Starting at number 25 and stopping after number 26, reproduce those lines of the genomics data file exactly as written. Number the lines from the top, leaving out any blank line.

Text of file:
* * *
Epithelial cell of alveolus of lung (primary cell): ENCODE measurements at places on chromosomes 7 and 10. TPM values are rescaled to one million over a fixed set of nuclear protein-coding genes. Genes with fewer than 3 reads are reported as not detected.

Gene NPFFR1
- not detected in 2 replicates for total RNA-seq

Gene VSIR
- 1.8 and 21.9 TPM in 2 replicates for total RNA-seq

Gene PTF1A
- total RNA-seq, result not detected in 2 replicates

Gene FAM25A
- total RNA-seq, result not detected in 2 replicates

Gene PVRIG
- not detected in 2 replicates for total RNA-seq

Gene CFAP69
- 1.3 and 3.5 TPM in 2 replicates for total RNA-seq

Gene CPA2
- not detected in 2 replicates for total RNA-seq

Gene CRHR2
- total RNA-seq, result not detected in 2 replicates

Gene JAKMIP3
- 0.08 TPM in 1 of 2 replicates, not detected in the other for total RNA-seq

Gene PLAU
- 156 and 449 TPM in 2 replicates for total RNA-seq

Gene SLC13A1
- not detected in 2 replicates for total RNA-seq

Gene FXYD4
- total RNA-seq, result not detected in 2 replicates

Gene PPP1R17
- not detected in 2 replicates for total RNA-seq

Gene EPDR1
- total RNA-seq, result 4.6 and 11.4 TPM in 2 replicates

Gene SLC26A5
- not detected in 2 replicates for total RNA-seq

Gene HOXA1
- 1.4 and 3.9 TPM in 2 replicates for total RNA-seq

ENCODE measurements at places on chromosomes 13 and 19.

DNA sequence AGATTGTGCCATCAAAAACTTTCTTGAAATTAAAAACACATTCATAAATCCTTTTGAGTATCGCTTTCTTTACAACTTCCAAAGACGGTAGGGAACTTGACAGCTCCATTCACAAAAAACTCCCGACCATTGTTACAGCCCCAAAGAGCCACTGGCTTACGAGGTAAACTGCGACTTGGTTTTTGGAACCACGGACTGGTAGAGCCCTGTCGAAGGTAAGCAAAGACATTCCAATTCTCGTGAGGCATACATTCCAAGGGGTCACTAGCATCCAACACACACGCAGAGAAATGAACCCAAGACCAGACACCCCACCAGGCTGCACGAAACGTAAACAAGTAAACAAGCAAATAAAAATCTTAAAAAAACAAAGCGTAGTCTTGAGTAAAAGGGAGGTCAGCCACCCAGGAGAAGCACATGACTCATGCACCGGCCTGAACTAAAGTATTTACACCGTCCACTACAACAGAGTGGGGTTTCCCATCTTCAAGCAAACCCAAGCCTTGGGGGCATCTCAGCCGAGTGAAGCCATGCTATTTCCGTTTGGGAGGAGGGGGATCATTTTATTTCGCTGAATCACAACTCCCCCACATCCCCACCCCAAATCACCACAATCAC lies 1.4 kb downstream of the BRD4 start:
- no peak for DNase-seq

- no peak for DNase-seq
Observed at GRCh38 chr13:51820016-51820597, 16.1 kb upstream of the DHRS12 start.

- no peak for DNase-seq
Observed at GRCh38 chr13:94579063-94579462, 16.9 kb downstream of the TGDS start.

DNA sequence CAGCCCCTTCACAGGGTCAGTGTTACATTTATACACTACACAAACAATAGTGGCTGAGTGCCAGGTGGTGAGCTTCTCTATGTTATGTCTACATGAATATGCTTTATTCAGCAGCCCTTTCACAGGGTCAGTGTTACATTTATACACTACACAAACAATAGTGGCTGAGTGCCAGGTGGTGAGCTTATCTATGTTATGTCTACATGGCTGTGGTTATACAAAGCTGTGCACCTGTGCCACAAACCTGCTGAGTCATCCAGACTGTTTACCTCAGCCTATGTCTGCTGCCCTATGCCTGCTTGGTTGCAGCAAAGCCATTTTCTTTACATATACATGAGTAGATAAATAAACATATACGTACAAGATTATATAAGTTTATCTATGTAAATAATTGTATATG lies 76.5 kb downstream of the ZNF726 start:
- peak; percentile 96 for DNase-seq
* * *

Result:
- total RNA-seq, result not detected in 2 replicates

Gene PPP1R17